To compare the efficacy of open and laparoscopic lymphadenectomy and validate an objective model of lymph node retrieval using lymphangiography in pigs.Twenty-five pigs weighing 54-75 lbs were randomly assigned by side to open or laparoscopic pelvic and paraaortic lymphadenectomy. Lymph node yield, quantified by a masked pathologist, operative time, complications, blood loss, and other variables were recorded. Lymphangiography was done, and radiographs were taken before and after lymph node harvesting. Statistical analysis used McNemar test for nominal data and paired Student t test or Wilcoxon signed-rank test for continuous variables.Lymph node yields were a mean of 11.5 with a standard deviation of 2.8 for open and 15.3 +/- 3.4 nodes for laparoscopic lymphadenectomy (P = .009). Mean operating time was 26.5 +/- 5.3 minutes for open versus 54.9 +/- 23.7 minutes for laparoscopy (P < .01). Mean blood loss was higher for laparoscopic cases, 35 mL for open versus 58 mL for laparoscopic lymphadenectomy (P = .048). The four major complications were evenly distributed between the two procedures. Lymphangiography was successful in 24 of 25 pigs. A total of 243 lymph nodes were identified with equal distribution by side. Lymphangiographic data correlated well with number of lymph nodes retrieved.In this randomized trial, laparoscopic lymphadenectomy was at least as effective as open lymphadenectomy, although operating time and blood loss were greater. Lymphangiography was a reliable, objective mode for documentation and assurance of lymph node recovery.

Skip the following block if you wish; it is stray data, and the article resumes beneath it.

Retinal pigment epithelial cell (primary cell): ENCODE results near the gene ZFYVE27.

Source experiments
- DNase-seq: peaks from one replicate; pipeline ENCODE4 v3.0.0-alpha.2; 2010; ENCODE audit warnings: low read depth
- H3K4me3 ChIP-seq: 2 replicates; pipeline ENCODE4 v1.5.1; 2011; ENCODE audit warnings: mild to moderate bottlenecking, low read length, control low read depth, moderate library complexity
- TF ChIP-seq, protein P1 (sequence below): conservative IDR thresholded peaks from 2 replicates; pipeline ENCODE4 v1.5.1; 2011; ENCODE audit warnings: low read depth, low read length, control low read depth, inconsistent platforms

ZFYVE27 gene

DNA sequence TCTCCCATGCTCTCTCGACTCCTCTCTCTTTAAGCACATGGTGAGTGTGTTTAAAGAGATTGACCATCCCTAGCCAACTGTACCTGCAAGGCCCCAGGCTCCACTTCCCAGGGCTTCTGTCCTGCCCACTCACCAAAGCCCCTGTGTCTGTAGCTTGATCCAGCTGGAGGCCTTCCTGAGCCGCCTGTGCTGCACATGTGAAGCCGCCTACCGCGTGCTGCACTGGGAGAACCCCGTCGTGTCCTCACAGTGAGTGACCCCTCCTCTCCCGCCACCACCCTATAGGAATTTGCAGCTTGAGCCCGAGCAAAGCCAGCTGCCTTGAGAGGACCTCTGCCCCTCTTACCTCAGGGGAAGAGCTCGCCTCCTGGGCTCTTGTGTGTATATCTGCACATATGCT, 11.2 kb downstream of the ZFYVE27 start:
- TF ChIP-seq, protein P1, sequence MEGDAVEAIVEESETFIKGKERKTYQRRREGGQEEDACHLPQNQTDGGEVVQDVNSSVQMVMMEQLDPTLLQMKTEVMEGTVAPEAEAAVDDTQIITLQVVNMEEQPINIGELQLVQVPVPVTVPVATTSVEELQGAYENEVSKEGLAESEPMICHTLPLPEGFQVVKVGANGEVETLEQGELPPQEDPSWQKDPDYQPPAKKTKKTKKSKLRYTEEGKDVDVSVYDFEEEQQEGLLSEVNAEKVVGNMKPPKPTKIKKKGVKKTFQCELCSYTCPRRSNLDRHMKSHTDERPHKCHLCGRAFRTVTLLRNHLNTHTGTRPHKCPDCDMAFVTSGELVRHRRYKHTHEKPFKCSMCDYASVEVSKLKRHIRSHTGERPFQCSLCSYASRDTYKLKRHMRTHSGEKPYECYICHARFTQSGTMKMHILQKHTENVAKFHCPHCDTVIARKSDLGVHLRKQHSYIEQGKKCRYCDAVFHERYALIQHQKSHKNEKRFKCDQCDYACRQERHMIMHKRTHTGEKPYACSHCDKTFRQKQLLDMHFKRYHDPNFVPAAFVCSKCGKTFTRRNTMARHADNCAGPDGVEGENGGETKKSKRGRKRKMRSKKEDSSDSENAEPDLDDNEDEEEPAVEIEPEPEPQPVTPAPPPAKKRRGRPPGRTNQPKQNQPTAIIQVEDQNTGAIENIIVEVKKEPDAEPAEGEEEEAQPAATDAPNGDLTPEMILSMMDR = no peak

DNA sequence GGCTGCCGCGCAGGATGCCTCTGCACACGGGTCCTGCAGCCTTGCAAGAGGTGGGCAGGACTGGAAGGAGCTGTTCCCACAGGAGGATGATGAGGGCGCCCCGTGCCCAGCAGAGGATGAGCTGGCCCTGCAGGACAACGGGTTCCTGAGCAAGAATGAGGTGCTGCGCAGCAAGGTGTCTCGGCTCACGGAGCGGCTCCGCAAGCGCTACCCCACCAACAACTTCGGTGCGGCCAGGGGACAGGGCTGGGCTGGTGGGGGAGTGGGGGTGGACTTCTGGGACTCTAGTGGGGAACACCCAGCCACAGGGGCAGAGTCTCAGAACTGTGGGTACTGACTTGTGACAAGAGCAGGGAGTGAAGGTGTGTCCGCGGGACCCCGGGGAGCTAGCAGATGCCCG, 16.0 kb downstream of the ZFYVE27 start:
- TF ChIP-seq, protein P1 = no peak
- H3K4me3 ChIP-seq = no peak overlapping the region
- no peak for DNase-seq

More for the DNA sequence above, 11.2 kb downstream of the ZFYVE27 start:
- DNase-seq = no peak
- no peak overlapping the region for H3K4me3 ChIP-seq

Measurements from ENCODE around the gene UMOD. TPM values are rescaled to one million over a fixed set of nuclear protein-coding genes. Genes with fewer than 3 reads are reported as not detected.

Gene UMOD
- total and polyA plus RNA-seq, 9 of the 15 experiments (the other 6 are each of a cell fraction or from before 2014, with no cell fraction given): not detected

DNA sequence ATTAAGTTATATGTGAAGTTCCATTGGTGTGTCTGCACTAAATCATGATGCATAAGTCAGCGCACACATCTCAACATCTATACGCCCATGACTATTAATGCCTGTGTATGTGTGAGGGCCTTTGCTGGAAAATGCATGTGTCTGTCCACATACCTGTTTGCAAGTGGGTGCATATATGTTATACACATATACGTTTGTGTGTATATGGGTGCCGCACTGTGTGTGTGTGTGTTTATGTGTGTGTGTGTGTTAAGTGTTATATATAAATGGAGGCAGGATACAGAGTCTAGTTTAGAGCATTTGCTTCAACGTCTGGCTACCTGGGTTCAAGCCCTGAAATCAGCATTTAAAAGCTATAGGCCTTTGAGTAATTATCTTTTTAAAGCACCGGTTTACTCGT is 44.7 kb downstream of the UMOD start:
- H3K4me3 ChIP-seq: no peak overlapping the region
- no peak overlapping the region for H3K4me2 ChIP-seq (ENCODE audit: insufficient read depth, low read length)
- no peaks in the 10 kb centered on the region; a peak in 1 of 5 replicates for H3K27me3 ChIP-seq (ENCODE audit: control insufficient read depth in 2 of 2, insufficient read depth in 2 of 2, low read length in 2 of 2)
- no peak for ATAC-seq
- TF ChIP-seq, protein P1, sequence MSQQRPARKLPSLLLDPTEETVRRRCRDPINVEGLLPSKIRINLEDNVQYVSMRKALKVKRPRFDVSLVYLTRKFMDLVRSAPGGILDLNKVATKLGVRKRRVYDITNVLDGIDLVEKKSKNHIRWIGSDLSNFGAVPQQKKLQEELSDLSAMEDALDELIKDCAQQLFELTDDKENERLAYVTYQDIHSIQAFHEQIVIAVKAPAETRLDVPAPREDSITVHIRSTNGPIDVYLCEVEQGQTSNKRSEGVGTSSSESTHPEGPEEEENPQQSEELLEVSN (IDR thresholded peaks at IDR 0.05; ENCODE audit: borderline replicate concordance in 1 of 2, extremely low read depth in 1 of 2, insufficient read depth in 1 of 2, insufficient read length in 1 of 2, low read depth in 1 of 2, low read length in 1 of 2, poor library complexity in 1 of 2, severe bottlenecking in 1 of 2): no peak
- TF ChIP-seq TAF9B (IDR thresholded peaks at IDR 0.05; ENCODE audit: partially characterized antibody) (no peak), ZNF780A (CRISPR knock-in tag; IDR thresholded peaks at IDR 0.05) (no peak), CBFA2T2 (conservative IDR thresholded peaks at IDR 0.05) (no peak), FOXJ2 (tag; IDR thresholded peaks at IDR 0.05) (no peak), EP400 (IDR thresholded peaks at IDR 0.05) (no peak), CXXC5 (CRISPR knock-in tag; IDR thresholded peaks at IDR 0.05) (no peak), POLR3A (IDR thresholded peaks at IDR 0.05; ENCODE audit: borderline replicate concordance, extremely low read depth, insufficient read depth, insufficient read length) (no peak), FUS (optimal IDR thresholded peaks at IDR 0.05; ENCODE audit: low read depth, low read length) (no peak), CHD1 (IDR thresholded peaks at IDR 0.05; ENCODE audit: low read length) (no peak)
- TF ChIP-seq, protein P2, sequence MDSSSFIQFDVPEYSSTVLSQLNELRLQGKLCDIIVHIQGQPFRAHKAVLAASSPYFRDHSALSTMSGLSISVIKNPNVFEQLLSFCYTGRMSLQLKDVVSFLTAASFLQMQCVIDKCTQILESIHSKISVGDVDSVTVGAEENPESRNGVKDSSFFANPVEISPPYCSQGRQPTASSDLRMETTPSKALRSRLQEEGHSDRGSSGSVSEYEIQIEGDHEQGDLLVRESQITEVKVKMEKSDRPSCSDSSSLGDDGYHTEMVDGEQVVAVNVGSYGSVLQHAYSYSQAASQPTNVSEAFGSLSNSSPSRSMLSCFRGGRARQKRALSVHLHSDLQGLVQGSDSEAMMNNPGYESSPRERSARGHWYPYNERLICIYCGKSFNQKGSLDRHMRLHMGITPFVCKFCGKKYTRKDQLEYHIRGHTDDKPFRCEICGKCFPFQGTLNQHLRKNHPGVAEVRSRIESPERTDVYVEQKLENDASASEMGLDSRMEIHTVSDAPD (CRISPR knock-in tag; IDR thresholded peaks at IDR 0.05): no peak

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View details for PubMedID 10214842